Contact Us | Print Page | Sign In | Register
News & Press: Industry News for MS (INforMS)

CMSC INforMS: MS Patients Seen to Safely Switch to Oral Drugs from Injectable Oral Therapies

Tuesday, February 9, 2016  
Posted by: Elizabeth Porco
Share |

Stable multiple sclerosis (MS) patients do not appear to be at any increased risk of disease reactivation while switching to oral therapy following treatment with injectable interferon-β/glatiramer acetate (IFNβ/GA), a study reports.

Recently published in the European Journal of Neurology, the Australian study was titled Risk of early relapse following the switch from injectables to oral agents for multiple sclerosis.

Earlier research had raised concerns that people switching to the oral immunomodulating drug fingolimod (Gilenya) could be at increased risk of MS relapse, but little data has been collected on the six-month period following a switch in treatments.

The research team from the Royal Melbourne Hospital compared 396 MS patients moving from IFNβ/GA to oral drugs to an equal number of MS patients who remained on the injectable treatment. The study analyzed data from patients who had been stable on the IFNβ/GA treatment for at least the previous 12 months.

The team analyzed the frequency of relapse and disability progression, and found no differences between the two groups, either in the rate of relapse or in disease progression. Relapses in both groups were relatively rare, with 7.3 percent of the switchers experiencing a relapse, compared to 6.6 percent of patients remaining on injectable treatment.

Researchers also analyzed patients divided into subgroups based on the type of oral treatment given. Most switched to fingolimod (71.2 percent), but 16.2 percent moved to dimethyl fumarate, and the remaining to teriflunomide. Again, the researchers could not detect any differences in relapse rate among patients in these three groups. The time of washout of IFNβ/GA treatment also was not linked to an increased relapse risk or disease progression.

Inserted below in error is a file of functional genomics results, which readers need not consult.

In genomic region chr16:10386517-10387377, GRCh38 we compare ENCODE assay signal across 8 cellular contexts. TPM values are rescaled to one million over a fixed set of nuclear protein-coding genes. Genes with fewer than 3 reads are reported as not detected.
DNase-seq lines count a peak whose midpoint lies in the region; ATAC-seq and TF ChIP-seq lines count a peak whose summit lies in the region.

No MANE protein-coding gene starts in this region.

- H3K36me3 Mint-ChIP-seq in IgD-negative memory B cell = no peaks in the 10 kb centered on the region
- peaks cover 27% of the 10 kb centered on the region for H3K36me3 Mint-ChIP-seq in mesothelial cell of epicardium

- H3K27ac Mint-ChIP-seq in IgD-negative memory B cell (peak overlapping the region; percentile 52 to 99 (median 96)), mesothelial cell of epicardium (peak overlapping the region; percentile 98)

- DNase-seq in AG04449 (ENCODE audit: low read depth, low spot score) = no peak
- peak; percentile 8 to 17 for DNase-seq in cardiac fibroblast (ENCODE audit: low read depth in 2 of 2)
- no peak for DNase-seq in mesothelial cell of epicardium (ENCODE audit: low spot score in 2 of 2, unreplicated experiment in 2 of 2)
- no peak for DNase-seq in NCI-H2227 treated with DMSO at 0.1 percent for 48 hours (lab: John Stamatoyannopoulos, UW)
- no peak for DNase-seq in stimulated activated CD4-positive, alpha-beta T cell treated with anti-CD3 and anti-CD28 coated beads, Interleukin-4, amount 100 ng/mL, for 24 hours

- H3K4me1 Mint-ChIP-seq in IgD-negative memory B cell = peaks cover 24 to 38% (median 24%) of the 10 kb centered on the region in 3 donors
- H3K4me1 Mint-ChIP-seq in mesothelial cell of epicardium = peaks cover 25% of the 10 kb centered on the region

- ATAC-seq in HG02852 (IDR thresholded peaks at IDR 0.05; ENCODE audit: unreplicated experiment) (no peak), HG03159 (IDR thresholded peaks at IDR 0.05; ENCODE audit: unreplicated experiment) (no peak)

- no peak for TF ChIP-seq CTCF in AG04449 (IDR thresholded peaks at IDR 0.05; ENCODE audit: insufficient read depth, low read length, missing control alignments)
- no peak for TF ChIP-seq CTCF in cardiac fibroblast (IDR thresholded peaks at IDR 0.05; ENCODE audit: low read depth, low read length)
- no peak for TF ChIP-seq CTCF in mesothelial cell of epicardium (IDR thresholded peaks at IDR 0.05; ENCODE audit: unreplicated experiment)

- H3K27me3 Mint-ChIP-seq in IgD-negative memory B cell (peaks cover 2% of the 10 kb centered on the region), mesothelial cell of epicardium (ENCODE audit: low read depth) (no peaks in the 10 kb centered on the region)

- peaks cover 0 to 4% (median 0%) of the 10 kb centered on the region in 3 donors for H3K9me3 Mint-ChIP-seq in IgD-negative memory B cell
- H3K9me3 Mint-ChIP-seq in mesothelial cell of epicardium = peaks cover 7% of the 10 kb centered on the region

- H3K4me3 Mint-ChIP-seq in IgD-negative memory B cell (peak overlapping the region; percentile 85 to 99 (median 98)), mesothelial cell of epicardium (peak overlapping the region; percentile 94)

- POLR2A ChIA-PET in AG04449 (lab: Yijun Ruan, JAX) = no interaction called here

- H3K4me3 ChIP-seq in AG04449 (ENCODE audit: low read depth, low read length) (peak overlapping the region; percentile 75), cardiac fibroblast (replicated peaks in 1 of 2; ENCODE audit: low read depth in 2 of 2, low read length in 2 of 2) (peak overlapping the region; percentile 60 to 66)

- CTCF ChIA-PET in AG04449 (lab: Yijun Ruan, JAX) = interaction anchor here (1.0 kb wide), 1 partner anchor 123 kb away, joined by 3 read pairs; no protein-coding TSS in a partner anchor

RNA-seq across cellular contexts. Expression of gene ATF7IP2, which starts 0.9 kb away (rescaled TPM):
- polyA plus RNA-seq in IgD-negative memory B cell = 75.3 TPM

Injectable MS drugs are associated with a range of problems, including poor treatment adherence due to side effects, which can increase the risk of relapse. Oral treatment options now available may better serve this population. The study concluded that switching to oral therapy was not associated with any negative outcomes during the six months following a treatment switch in stable patients. Nevertheless, more research is needed to evaluate long-term effects.

By Magdalena Kegel

CMSC Disclaimer 
The industry news information and articles are for informational purposes only, and are not intended to represent any trends, partnerships, commitments, or research of the Consortium of MS Centers or any of it's members in any way whatsoever, nor should any party be libel in any way to the reader or to any other person, firm or corporation reading this industry news section. Although the CMSC site includes links providing direct access to other Internet sites, CMSC takes no responsibility for the content or information contained on those other sites, and does not exert any editorial or other control over those other sites. CMSC is providing information and services on the Internet as a benefit and service in furtherance of CMSC's nonprofit and tax-exempt status. CMSC makes no representations about the suitability of this information and these services for any purpose.

The Consortium of Multiple Sclerosis Centers

3 University Plaza Drive, Suite 116 Hackensack, NJ 07601

Tel: 201.487.1050 | Fax: 862.772.7275